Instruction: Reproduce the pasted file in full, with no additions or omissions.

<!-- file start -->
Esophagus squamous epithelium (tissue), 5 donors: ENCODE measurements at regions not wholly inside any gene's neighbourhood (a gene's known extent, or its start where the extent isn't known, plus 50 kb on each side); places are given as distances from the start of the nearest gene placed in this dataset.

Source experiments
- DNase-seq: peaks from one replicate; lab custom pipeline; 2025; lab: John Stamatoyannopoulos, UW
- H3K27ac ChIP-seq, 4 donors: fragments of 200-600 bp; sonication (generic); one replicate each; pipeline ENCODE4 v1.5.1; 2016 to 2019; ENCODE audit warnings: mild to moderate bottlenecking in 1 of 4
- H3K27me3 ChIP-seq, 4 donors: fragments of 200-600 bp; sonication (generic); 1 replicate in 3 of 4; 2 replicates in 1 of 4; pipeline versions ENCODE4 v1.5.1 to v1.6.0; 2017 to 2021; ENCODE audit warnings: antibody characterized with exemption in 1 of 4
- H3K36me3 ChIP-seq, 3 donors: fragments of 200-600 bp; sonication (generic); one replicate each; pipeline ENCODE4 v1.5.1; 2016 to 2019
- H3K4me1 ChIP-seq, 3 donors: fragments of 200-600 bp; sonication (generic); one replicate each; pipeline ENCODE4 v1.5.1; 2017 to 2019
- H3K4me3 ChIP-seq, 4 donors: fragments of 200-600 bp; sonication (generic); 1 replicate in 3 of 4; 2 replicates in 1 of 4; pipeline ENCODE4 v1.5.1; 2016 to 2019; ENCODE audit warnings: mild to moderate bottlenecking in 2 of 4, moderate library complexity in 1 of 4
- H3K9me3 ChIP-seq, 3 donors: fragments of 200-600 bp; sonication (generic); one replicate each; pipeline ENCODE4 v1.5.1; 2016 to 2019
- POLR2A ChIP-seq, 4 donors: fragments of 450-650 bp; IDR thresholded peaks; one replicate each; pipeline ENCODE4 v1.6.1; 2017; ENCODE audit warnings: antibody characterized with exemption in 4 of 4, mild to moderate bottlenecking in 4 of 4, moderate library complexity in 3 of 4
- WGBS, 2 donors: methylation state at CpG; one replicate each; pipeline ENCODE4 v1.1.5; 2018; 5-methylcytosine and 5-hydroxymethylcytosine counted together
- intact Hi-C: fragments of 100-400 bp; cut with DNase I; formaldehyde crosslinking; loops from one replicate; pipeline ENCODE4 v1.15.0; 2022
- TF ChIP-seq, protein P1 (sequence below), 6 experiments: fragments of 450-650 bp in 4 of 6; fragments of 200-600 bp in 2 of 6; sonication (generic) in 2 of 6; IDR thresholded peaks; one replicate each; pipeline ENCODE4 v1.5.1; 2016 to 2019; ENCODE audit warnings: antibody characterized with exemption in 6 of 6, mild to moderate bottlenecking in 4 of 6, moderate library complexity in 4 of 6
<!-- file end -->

Esophagus squamous epithelium (tissue), 5 donors: ENCODE measurements at regions not wholly inside any gene's neighbourhood (a gene's known extent, or its start where the extent isn't known, plus 50 kb on each side); places are given as distances from the start of the nearest gene placed in this dataset.

Source experiments
- DNase-seq: peaks from one replicate; lab custom pipeline; 2025; lab: John Stamatoyannopoulos, UW
- H3K27ac ChIP-seq, 4 donors: fragments of 200-600 bp; sonication (generic); one replicate each; pipeline ENCODE4 v1.5.1; 2016 to 2019; ENCODE audit warnings: mild to moderate bottlenecking in 1 of 4
- H3K27me3 ChIP-seq, 4 donors: fragments of 200-600 bp; sonication (generic); 1 replicate in 3 of 4; 2 replicates in 1 of 4; pipeline versions ENCODE4 v1.5.1 to v1.6.0; 2017 to 2021; ENCODE audit warnings: antibody characterized with exemption in 1 of 4
- H3K36me3 ChIP-seq, 3 donors: fragments of 200-600 bp; sonication (generic); one replicate each; pipeline ENCODE4 v1.5.1; 2016 to 2019
- H3K4me1 ChIP-seq, 3 donors: fragments of 200-600 bp; sonication (generic); one replicate each; pipeline ENCODE4 v1.5.1; 2017 to 2019
- H3K4me3 ChIP-seq, 4 donors: fragments of 200-600 bp; sonication (generic); 1 replicate in 3 of 4; 2 replicates in 1 of 4; pipeline ENCODE4 v1.5.1; 2016 to 2019; ENCODE audit warnings: mild to moderate bottlenecking in 2 of 4, moderate library complexity in 1 of 4
- H3K9me3 ChIP-seq, 3 donors: fragments of 200-600 bp; sonication (generic); one replicate each; pipeline ENCODE4 v1.5.1; 2016 to 2019
- POLR2A ChIP-seq, 4 donors: fragments of 450-650 bp; IDR thresholded peaks; one replicate each; pipeline ENCODE4 v1.6.1; 2017; ENCODE audit warnings: antibody characterized with exemption in 4 of 4, mild to moderate bottlenecking in 4 of 4, moderate library complexity in 3 of 4
- WGBS, 2 donors: methylation state at CpG; one replicate each; pipeline ENCODE4 v1.1.5; 2018; 5-methylcytosine and 5-hydroxymethylcytosine counted together
- intact Hi-C: fragments of 100-400 bp; cut with DNase I; formaldehyde crosslinking; loops from one replicate; pipeline ENCODE4 v1.15.0; 2022
- TF ChIP-seq, protein P1 (sequence below), 6 experiments: fragments of 450-650 bp in 4 of 6; fragments of 200-600 bp in 2 of 6; sonication (generic) in 2 of 6; IDR thresholded peaks; one replicate each; pipeline ENCODE4 v1.5.1; 2016 to 2019; ENCODE audit warnings: antibody characterized with exemption in 6 of 6, mild to moderate bottlenecking in 4 of 6, moderate library complexity in 4 of 6